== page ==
2011-04-17

Security Basics: Social Engineering

(This article was originally published on the Findings From the Field blog.)

Miles McQueen of the University of Idaho & Idaho National Laboratories had an interesting presentation in the Security track at the last ARC World Forum in Orlando some time ago. He talked about work INL had done with their own people to increase awareness of social engineering attacks. He cited pan-cultural research results about people lying as background. The research showed how many people across many cultures believed that the following traits indicated someone was lying:
  • 75% – avoidance of eye contact
  • 64% – touching or scratching yourself
  • 62% – telling stories longer than usual
The problem is that the research also shows that the behaviors above are not good indicators of deception. In fact, it turns out that almost nobody is able to reliably detect lies. The exceptions are in very limited domains. Eg: many members of police forces are very good at determining when someone is lying about evidence of criminality. But those same people are no better than average outside of their domain of expertise – eg: determining when a sales person or spouse is lying about something else.

In the INL experiments in 2008, 40% of employees provided their passwords to a fake employee over the telephone. Many reported the phone-phishing, but the first such report came fully 45 minutes after the experiment started and a number of passwords had already been harvested. 20% inserted thumb drives found in the parking lot into their computers, and 10% opened an attachment on an official-looking email.

Other phishing experiments showed between 45% and 80% success in getting people to open attachments and provide user name / password credentials when the phishing email was tailored to each individual target recipient, with information about the recipient and information about the target’s context (school, work, military academy) in the phishing email.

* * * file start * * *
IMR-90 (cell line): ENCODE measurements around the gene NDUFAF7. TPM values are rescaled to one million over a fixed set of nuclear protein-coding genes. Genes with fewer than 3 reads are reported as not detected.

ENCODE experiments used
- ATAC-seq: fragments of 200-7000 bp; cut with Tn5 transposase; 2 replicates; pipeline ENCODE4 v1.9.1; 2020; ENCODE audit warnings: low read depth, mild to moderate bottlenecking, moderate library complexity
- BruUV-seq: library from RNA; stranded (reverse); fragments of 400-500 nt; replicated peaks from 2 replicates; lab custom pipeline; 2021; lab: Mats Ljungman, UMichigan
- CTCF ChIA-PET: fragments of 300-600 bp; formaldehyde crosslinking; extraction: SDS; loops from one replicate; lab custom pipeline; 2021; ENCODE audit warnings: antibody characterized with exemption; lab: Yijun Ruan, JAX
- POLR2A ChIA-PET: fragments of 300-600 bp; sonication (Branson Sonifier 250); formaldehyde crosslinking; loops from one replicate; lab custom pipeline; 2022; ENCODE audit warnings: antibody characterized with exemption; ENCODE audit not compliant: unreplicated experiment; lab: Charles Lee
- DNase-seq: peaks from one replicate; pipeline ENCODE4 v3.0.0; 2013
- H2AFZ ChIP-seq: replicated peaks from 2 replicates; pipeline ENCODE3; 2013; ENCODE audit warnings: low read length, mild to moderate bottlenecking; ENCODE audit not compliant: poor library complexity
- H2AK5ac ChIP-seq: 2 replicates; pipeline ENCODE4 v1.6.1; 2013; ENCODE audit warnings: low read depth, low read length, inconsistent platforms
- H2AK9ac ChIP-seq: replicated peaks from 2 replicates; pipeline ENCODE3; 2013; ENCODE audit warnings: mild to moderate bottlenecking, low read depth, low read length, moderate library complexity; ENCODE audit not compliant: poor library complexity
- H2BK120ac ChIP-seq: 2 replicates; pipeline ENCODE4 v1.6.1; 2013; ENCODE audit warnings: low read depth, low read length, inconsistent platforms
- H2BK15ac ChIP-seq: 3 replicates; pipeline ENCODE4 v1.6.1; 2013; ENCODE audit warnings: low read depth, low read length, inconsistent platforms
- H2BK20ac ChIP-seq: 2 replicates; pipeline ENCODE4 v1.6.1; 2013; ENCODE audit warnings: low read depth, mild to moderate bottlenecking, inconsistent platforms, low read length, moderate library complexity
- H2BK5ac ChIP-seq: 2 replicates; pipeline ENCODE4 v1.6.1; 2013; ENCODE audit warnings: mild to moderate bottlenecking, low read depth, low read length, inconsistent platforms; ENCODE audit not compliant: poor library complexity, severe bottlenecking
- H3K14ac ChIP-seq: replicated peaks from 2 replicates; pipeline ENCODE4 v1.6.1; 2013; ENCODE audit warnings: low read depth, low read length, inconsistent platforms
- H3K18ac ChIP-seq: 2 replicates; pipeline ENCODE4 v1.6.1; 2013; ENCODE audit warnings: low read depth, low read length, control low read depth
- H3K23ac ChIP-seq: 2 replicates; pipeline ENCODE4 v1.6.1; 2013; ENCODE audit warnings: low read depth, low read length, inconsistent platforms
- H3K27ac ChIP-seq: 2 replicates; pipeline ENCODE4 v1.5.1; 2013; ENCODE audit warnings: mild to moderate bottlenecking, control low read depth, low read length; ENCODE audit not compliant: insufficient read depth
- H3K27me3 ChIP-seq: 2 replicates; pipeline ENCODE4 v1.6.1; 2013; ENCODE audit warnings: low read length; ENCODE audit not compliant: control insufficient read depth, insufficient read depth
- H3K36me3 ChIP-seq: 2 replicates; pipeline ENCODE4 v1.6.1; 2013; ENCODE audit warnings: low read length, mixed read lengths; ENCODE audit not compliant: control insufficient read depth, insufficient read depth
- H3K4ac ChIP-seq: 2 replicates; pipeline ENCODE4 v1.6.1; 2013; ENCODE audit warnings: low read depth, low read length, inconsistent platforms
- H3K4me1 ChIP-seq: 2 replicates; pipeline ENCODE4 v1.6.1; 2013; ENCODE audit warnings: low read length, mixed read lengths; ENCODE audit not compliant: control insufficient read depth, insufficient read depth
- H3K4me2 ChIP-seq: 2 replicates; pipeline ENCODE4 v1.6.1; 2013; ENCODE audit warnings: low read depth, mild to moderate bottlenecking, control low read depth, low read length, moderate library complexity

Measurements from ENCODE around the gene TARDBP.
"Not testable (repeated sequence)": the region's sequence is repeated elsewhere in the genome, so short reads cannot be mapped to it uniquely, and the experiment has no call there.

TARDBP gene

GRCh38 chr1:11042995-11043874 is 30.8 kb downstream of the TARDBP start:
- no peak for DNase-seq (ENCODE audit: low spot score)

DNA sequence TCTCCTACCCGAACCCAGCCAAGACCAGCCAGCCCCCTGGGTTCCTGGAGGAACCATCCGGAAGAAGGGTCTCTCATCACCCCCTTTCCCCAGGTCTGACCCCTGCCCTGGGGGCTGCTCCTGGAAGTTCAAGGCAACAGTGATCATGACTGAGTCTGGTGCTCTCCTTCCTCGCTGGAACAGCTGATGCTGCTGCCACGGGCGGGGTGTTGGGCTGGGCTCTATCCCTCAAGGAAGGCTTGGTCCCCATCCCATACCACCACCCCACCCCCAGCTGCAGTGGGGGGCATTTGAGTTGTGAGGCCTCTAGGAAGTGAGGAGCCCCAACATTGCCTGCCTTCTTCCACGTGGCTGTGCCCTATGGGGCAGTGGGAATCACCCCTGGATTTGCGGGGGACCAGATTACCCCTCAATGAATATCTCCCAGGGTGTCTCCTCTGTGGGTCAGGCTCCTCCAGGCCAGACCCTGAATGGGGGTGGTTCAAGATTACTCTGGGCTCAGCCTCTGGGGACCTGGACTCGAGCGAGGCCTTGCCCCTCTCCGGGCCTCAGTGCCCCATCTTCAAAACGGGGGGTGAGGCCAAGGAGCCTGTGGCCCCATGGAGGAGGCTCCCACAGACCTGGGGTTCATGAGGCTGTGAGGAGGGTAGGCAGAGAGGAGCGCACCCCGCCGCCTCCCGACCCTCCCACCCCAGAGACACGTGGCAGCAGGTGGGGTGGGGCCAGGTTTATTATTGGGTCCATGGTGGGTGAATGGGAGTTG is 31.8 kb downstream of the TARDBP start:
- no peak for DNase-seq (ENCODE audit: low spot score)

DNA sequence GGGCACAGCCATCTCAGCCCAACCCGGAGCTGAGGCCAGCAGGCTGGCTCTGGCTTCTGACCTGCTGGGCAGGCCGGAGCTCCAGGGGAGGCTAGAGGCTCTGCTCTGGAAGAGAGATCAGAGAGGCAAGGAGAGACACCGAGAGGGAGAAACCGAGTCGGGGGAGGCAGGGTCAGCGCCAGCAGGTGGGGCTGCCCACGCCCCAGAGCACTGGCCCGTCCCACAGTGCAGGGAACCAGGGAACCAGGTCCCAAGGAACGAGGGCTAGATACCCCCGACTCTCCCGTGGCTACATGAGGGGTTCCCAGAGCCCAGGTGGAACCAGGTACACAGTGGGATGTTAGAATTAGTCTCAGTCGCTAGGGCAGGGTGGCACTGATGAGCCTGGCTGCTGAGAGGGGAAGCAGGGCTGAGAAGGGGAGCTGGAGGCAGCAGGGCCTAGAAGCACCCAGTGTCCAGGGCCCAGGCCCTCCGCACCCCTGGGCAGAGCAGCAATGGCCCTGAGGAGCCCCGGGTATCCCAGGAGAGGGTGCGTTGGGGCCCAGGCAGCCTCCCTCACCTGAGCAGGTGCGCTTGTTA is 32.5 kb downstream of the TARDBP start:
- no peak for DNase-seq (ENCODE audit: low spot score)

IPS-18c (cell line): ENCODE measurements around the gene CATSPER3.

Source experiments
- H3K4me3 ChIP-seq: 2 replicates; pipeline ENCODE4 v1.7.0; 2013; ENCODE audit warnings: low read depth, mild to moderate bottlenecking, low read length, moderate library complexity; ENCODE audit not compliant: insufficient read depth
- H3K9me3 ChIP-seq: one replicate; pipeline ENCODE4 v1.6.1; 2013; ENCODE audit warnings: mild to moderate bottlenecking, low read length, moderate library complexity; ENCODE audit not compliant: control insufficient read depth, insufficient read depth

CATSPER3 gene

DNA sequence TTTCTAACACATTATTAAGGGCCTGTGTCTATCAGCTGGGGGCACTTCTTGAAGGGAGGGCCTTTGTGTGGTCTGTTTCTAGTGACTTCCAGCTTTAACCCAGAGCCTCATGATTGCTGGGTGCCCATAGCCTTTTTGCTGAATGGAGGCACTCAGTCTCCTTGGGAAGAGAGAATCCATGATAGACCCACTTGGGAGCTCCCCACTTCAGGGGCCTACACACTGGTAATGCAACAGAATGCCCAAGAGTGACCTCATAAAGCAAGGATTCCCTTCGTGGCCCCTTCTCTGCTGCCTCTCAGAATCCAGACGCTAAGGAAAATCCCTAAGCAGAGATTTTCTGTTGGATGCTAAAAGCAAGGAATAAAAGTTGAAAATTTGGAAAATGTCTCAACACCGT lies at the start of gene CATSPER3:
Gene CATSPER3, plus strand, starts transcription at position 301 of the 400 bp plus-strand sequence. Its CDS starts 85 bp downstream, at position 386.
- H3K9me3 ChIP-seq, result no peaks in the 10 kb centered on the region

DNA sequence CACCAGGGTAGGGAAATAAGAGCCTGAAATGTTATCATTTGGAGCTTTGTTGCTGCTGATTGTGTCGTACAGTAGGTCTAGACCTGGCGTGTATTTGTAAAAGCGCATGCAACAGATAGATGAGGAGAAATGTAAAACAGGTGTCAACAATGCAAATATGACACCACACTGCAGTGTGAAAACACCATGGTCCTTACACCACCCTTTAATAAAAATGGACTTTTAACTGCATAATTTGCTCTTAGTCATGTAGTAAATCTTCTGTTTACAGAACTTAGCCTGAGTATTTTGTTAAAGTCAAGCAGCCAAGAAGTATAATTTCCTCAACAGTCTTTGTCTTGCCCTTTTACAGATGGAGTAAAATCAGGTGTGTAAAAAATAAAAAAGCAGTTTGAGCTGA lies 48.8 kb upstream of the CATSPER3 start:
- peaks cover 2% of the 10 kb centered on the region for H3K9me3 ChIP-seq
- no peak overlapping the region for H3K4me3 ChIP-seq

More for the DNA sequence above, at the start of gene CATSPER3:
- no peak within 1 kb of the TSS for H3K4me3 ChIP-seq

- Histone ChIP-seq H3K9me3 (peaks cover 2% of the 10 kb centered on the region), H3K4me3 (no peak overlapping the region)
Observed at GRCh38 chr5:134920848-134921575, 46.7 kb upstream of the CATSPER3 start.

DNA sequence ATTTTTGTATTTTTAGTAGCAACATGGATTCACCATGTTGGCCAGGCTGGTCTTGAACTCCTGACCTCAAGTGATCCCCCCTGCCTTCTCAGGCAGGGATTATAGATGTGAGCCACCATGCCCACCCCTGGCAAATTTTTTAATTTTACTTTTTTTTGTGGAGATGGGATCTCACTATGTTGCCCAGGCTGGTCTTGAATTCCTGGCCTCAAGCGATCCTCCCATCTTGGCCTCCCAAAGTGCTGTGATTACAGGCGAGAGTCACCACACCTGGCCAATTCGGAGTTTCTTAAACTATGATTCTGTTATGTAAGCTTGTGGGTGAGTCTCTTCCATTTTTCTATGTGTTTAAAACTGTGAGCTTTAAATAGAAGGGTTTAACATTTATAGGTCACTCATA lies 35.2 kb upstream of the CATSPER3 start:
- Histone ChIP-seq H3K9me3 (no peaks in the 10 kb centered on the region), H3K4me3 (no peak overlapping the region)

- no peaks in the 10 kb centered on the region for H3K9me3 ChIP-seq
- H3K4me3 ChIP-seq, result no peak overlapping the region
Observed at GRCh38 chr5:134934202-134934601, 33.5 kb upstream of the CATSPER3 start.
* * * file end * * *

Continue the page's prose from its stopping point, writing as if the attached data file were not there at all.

The implications for industrial security are alarming – all the firewalls and VPNs in the world won’t help you if your people are giving out their passwords to strangers, or plugging "found" USB sticks into their workstations. To deal with the threat, you need measures like:
  • social engineering awareness and testing – but you can’t count on your people not handing out their passwords,
  • two-factor authentication for your most critical assets, so disclosure of simple user names and passwords does not put those assets at risk,
  • operator workstations with access to email and the internet on a separate network segment from critical assets, and
  • ideally, no permanent, unauthenticated connections between critical assets and other workstations.
The last one is important – and hard to do. You must assume your administrator workstations and even L3 servers will harbor trojans from time to time, but you generally cannot completely cut off L2 networks from L3 servers - batch records and other imperatives mean some L2 data must migrate into L3 or even L4/enterprise servers. L2 networks should be firewalled off from L3 networks, and you should at least minimize permanent connections between those networks. Do not connect Windows RPC ports or other popular attack vectors between networks - limit cross-segment connections to the minimum required to move your critical information.

That’s all for now. I’m off to scatter USB keys in the parking lot at head office...

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